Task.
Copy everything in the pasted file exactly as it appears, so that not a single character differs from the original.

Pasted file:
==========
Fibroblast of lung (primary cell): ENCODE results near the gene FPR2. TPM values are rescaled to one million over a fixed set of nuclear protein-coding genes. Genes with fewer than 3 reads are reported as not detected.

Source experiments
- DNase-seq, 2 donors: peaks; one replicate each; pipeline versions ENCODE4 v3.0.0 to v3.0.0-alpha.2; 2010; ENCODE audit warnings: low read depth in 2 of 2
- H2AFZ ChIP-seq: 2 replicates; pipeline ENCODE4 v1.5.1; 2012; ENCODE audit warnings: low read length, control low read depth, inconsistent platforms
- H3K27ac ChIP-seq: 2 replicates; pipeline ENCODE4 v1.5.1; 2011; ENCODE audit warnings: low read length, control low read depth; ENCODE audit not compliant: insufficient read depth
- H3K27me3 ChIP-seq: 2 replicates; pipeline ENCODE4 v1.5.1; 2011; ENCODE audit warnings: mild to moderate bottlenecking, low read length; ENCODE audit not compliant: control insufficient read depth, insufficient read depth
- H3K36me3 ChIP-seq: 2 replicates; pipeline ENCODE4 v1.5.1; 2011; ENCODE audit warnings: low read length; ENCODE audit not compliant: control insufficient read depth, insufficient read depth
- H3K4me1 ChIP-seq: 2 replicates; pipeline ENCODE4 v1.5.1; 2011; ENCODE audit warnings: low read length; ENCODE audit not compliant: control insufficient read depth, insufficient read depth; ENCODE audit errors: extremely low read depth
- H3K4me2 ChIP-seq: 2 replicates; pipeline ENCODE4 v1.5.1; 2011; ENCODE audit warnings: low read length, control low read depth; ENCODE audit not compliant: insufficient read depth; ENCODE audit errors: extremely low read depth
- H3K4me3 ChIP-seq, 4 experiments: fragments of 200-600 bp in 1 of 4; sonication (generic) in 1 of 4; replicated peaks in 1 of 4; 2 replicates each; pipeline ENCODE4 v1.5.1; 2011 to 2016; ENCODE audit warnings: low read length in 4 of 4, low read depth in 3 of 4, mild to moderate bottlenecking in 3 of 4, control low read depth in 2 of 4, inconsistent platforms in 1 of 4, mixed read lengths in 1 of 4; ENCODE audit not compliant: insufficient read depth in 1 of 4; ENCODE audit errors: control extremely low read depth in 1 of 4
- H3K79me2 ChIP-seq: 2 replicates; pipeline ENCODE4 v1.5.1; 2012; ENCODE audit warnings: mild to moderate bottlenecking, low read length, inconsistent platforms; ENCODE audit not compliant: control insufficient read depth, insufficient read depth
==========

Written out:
Fibroblast of lung (primary cell): ENCODE results near the gene FPR2. TPM values are rescaled to one million over a fixed set of nuclear protein-coding genes. Genes with fewer than 3 reads are reported as not detected.

Source experiments
- DNase-seq, 2 donors: peaks; one replicate each; pipeline versions ENCODE4 v3.0.0 to v3.0.0-alpha.2; 2010; ENCODE audit warnings: low read depth in 2 of 2
- H2AFZ ChIP-seq: 2 replicates; pipeline ENCODE4 v1.5.1; 2012; ENCODE audit warnings: low read length, control low read depth, inconsistent platforms
- H3K27ac ChIP-seq: 2 replicates; pipeline ENCODE4 v1.5.1; 2011; ENCODE audit warnings: low read length, control low read depth; ENCODE audit not compliant: insufficient read depth
- H3K27me3 ChIP-seq: 2 replicates; pipeline ENCODE4 v1.5.1; 2011; ENCODE audit warnings: mild to moderate bottlenecking, low read length; ENCODE audit not compliant: control insufficient read depth, insufficient read depth
- H3K36me3 ChIP-seq: 2 replicates; pipeline ENCODE4 v1.5.1; 2011; ENCODE audit warnings: low read length; ENCODE audit not compliant: control insufficient read depth, insufficient read depth
- H3K4me1 ChIP-seq: 2 replicates; pipeline ENCODE4 v1.5.1; 2011; ENCODE audit warnings: low read length; ENCODE audit not compliant: control insufficient read depth, insufficient read depth; ENCODE audit errors: extremely low read depth
- H3K4me2 ChIP-seq: 2 replicates; pipeline ENCODE4 v1.5.1; 2011; ENCODE audit warnings: low read length, control low read depth; ENCODE audit not compliant: insufficient read depth; ENCODE audit errors: extremely low read depth
- H3K4me3 ChIP-seq, 4 experiments: fragments of 200-600 bp in 1 of 4; sonication (generic) in 1 of 4; replicated peaks in 1 of 4; 2 replicates each; pipeline ENCODE4 v1.5.1; 2011 to 2016; ENCODE audit warnings: low read length in 4 of 4, low read depth in 3 of 4, mild to moderate bottlenecking in 3 of 4, control low read depth in 2 of 4, inconsistent platforms in 1 of 4, mixed read lengths in 1 of 4; ENCODE audit not compliant: insufficient read depth in 1 of 4; ENCODE audit errors: control extremely low read depth in 1 of 4
- H3K79me2 ChIP-seq: 2 replicates; pipeline ENCODE4 v1.5.1; 2012; ENCODE audit warnings: mild to moderate bottlenecking, low read length, inconsistent platforms; ENCODE audit not compliant: control insufficient read depth, insufficient read depth